Glastonbury CT Founder aginginplacetoolkit.com
Don't wait till it is too late.
Retirement financial advisors should consider these major topics in their relationship building approach for clients. These are some “pain points” that a retiree might face.
Running out of money before I die Unforeseen tax obligations Afford to age in place in their home (also senior living community) Fear of end of life in a nursing home Giving up a regular income Leaving money for my family “The average 65-year-old today will live another 20 years. While this new-found longevity is a bonus, it also poses challenges when it comes to affording a longer life and staying healthy and independent as long as possible. We know that millions of older adults are financially insecure, or at risk of becoming so in the future” National Council on Aging President and CEO Jim Firman
A Nationwide Retirement Institute survey conducted by Harris Poll found only 45% of future retirees are planning on talking about health care costs with a financial advisor, which is less than those wanting to talk about taxes (59%) and retirement costs (58%). In addition, two-thirds of future retirees wish they understood Medicare coverage better.
“For half of Americans currently in retirement, Social Security is the main source of income and has kept many people out of dire poverty.” Jeff Sommer writes Strategies for the New York Times on markets, finance and the economy.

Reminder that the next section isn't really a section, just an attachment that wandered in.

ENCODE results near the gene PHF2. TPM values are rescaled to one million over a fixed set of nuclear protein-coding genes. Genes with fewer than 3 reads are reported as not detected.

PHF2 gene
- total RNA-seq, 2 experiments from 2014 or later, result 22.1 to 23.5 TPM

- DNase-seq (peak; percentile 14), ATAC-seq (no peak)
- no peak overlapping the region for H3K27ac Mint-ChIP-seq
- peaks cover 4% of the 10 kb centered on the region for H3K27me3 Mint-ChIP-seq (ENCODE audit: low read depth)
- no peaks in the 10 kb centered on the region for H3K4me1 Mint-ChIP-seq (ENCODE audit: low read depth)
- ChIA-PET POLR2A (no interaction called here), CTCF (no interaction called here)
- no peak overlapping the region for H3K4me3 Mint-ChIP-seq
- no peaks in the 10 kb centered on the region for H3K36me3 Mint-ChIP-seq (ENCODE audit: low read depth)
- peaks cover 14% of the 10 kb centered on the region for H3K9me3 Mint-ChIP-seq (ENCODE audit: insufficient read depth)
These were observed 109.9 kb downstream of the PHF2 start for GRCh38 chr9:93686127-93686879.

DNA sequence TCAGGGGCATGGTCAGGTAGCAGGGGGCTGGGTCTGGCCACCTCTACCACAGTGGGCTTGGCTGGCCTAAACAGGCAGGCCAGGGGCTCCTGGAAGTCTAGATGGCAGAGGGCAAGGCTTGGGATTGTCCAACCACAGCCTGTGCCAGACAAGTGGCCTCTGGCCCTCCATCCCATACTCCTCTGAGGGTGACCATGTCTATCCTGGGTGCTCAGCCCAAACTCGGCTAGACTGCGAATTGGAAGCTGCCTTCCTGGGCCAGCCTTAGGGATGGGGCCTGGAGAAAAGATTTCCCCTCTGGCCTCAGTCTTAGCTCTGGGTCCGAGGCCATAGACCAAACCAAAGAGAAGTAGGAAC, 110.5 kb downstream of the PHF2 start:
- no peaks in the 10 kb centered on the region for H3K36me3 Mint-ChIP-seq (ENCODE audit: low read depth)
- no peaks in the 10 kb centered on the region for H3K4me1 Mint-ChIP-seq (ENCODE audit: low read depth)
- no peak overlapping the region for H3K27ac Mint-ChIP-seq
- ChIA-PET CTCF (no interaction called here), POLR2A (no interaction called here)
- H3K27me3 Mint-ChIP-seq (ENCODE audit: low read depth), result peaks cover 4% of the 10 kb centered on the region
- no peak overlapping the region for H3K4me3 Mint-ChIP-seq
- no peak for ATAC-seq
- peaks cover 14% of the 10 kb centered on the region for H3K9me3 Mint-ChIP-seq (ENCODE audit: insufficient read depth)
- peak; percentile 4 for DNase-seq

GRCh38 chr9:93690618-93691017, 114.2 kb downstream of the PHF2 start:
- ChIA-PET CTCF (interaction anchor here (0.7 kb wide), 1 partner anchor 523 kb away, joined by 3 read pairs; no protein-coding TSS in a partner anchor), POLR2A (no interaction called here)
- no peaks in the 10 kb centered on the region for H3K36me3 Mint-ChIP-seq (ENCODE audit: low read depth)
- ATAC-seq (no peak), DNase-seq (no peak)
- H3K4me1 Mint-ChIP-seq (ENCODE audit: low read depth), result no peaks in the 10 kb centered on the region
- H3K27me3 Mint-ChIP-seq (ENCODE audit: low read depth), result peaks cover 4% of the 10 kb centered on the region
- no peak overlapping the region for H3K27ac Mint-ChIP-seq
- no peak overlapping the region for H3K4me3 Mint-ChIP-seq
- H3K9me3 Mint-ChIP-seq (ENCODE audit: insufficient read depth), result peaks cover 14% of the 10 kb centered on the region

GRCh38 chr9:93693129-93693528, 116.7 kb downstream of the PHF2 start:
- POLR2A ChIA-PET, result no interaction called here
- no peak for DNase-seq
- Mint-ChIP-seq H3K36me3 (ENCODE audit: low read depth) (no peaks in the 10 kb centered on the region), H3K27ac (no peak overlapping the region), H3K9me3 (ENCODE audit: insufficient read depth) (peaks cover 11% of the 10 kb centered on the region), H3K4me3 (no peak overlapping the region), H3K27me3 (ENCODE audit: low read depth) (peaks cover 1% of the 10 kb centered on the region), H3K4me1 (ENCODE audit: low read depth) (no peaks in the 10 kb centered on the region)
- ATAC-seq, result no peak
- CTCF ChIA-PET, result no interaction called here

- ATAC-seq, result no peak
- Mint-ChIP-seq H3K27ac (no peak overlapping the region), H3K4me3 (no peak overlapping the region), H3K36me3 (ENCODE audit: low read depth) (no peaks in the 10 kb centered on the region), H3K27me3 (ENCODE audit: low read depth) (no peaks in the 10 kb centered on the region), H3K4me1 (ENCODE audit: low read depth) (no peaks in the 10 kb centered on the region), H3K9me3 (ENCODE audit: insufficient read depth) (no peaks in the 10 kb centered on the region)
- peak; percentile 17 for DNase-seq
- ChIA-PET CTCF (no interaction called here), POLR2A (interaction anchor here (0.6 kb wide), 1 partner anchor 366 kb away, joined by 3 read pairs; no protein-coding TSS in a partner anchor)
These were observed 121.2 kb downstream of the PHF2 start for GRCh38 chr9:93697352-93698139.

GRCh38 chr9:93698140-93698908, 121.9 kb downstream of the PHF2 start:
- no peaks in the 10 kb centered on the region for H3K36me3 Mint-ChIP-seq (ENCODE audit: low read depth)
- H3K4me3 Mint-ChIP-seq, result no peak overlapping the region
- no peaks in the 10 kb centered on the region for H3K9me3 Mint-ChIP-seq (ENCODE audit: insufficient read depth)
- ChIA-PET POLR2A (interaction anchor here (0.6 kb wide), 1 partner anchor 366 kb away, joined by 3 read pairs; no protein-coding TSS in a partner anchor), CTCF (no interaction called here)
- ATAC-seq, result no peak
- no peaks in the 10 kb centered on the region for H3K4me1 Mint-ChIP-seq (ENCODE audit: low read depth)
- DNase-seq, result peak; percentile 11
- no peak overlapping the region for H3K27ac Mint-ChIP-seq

Some Facts: Almost 80% of the aging populations are hoping to stay in their homes for the rest of their lives. Aging in place is one of the biggest trends in senior living because people are living longer Institute on Aging facts about U.S. aging population CCRC Senior Living Communities cost between $5,000 to $10,000 per month Out of pocket End-of-Life Cost considerations to maintain transfer of wealth
A Typical Scenario of a Woman in Her 50s with over $500,000 in assets “I’ve lived in my home for 26 years. I’ve invested a lot in it. I love my neighborhood. I’m attached to it. But I’m clear on one thing: No amount of modifications or remodeling would make it livable if my health and mobility were to head south. Thus, I’m already working on my future plan: To sell within the next five to seven years and move to a one-floor, open floor plan, low maintenance residence. Whether it’s a one-floor house, an apartment or a condominium, my next home will have the features I’ll need to live safely and happily during the next decades of my life, come what may.”
What should she ask and learn about from a professional financial advisor? Have I: Estimated the financial resources needed to retire and age in place? Begun to assess how your home could be altered for your future living needs? Contacted a senior living design or remodeling professional? Taken stock of all the stuff that you could sell or give to your kids? Explored alternative housing options? If over 50, it’s not too early to begin this process. Figured end of life options transfer of wealth to the family. Go to the Certified Financial Planner Board of Standards website to learn more about what to know before selecting a financial planner.